How might we design a financial sustainability and reinvestment tool to enhance agricultural growth and food security?
Graduate students focused on strategies to enhance agricultural practices and food security in regions vulnerable to climate change and other threats.
Partnership(s): The United Methodist Church Global Ministries
In 2018, 9.2% of the world’s population experienced severe food insecurity; however, Sub-Saharan Africa is disproportionately affected, with an estimated one third of its population facing an insufficient quantity of food and undernourishment (Roser 2019). To intervene, the United Methodist Church’s (UMC) General Board of Global Ministries (GBGM) has invested $1.34 million dollars in grants through the Yambasu Agriculture Initiative (YAI) across multiple African countries to support the development of agriculture projects, intending to promote economic growth, food justice, and long-term financial sustainability.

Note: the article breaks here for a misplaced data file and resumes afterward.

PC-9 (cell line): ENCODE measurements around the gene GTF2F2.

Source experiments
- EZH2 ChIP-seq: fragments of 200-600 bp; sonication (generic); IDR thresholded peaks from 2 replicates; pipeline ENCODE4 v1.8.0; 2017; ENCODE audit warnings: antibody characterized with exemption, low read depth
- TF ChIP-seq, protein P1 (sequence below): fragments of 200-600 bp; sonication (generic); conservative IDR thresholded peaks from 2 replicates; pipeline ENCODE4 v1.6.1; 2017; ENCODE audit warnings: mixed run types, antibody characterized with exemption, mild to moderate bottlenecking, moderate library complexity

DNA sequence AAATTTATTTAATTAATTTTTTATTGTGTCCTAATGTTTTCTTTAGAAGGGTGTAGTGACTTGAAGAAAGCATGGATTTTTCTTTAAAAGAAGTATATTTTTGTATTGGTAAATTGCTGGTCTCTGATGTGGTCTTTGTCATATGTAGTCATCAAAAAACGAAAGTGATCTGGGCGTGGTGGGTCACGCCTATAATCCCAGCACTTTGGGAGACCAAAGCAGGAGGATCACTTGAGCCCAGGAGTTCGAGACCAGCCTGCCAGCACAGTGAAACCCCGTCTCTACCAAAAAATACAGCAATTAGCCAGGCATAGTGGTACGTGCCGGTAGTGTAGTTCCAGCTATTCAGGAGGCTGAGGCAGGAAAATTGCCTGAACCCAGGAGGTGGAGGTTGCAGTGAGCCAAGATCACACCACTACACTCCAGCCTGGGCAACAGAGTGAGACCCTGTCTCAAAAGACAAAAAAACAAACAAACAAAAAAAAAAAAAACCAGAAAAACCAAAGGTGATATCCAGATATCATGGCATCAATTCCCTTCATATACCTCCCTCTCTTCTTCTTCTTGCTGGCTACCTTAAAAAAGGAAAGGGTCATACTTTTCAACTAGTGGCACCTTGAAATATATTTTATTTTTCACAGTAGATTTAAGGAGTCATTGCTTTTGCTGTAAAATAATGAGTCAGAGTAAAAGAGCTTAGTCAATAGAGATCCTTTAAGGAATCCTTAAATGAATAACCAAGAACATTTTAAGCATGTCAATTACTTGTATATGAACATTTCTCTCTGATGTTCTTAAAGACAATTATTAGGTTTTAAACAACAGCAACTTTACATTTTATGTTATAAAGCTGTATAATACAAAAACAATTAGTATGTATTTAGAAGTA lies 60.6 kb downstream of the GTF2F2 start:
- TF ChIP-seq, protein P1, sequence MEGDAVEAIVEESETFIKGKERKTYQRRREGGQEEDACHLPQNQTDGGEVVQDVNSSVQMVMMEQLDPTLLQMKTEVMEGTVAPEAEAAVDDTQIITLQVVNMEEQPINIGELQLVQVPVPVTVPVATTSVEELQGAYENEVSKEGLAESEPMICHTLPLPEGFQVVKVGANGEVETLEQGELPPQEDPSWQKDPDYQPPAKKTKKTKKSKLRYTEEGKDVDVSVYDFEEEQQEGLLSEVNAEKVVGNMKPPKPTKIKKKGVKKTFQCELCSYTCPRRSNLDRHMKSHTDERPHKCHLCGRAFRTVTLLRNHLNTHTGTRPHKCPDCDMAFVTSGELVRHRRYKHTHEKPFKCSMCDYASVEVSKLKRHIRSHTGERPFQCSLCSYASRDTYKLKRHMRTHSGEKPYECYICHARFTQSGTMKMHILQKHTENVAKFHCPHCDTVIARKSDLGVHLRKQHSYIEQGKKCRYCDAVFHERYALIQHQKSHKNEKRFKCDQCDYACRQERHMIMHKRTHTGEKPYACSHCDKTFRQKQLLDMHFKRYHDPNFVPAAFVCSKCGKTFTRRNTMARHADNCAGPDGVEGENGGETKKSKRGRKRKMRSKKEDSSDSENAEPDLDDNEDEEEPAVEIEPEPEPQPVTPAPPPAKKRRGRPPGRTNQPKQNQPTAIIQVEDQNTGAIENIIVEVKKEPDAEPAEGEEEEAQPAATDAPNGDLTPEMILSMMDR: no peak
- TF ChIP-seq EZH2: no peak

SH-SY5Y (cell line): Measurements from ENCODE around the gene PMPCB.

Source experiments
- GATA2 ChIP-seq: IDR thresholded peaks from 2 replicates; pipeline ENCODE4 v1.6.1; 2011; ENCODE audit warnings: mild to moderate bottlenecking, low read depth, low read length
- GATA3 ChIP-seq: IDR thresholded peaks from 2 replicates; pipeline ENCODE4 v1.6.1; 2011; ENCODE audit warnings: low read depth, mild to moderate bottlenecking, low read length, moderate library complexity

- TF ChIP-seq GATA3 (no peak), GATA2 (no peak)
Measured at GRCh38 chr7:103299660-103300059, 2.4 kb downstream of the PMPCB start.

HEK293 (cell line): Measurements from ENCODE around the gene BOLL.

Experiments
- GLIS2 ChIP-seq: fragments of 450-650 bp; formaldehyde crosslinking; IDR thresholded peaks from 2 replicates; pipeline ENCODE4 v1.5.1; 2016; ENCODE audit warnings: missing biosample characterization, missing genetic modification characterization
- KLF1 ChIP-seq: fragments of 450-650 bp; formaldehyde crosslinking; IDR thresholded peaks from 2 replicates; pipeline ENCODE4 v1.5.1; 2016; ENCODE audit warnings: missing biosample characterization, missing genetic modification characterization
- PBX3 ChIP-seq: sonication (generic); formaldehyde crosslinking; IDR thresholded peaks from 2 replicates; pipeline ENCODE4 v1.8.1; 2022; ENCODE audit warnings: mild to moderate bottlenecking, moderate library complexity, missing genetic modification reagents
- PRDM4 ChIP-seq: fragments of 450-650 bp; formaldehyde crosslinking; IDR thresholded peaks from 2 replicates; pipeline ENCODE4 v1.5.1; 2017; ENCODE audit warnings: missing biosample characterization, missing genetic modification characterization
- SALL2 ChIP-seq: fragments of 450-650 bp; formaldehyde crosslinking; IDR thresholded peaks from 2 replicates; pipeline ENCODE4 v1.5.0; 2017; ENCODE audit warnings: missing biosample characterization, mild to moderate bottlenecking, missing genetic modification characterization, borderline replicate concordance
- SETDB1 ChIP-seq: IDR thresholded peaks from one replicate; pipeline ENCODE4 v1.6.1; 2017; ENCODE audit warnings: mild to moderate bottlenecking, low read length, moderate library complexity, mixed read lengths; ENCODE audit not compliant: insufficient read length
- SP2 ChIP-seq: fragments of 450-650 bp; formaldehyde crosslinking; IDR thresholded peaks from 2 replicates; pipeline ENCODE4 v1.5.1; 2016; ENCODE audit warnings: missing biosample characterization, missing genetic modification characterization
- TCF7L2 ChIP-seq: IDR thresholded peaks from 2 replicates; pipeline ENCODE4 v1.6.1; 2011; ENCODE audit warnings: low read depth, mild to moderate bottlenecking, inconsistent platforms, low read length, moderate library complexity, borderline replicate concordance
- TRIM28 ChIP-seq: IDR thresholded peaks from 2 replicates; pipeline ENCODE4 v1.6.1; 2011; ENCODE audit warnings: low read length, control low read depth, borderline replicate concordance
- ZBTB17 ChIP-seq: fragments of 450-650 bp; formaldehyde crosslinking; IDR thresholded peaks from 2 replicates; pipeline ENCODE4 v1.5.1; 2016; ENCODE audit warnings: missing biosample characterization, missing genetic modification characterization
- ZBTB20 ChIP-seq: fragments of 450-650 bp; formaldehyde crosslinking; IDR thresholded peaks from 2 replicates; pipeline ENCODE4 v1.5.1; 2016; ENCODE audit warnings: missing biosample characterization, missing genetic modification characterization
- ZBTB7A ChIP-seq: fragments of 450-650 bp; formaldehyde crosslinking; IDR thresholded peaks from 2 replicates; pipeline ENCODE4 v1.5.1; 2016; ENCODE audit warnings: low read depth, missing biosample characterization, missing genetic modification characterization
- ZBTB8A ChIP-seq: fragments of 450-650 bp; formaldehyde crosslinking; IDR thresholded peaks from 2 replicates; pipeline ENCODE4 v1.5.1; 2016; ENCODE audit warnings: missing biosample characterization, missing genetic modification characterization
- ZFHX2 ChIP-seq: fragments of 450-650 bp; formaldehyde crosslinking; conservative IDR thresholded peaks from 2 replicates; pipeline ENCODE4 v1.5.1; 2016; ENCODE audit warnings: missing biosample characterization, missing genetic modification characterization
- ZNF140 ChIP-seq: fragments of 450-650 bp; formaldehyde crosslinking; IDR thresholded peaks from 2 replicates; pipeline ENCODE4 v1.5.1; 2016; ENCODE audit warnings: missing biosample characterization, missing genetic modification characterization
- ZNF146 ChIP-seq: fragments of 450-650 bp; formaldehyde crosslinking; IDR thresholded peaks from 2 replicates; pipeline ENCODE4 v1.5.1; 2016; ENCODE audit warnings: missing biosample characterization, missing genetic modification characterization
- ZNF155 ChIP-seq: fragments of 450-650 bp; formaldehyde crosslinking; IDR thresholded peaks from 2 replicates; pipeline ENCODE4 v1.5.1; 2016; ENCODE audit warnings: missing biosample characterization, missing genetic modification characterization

As the project enters its second year, a mid-term evaluation is needed to determine: what processes are being leveraged by UMC Conferences and project sites to achieve the project’s desired outcomes; the efficacy and efficiency of those processes; and what bottlenecks are impeding advancement toward project outcomes. UMC has identified three premier sites that host a diverse range of agricultural activities: Sierra Leone, Côte d’Ivoire, and Mozambique. By interviewing UMC project staff, beneficiary household members, as well as greater community members, in conjunction with conducting financial analysis, the i-Lab team will provide vital insights through a synthesis of evaluation data to demonstrate the Initiative’s successes, and how it may be improved moving forward.
Program Director, Entrepreneurship and Education Programs, Pulte Institute for Global Development; Term Assistant Teaching Professor